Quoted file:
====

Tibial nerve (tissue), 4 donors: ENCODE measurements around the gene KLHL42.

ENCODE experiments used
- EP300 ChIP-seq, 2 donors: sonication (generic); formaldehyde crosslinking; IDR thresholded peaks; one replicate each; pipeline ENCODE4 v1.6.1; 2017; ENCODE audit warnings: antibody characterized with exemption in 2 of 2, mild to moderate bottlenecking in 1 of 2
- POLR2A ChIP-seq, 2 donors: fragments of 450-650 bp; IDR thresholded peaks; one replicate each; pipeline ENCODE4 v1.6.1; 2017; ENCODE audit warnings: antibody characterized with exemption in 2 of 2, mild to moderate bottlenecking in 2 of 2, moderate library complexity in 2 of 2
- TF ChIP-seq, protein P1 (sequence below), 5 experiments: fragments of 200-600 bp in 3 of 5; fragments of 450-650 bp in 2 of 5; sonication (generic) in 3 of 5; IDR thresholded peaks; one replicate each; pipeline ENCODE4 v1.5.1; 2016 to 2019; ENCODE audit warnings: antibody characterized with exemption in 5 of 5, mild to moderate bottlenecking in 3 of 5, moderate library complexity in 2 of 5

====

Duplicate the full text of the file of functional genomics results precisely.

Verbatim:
Tibial nerve (tissue), 4 donors: ENCODE measurements around the gene KLHL42.

ENCODE experiments used
- EP300 ChIP-seq, 2 donors: sonication (generic); formaldehyde crosslinking; IDR thresholded peaks; one replicate each; pipeline ENCODE4 v1.6.1; 2017; ENCODE audit warnings: antibody characterized with exemption in 2 of 2, mild to moderate bottlenecking in 1 of 2
- POLR2A ChIP-seq, 2 donors: fragments of 450-650 bp; IDR thresholded peaks; one replicate each; pipeline ENCODE4 v1.6.1; 2017; ENCODE audit warnings: antibody characterized with exemption in 2 of 2, mild to moderate bottlenecking in 2 of 2, moderate library complexity in 2 of 2
- TF ChIP-seq, protein P1 (sequence below), 5 experiments: fragments of 200-600 bp in 3 of 5; fragments of 450-650 bp in 2 of 5; sonication (generic) in 3 of 5; IDR thresholded peaks; one replicate each; pipeline ENCODE4 v1.5.1; 2016 to 2019; ENCODE audit warnings: antibody characterized with exemption in 5 of 5, mild to moderate bottlenecking in 3 of 5, moderate library complexity in 2 of 5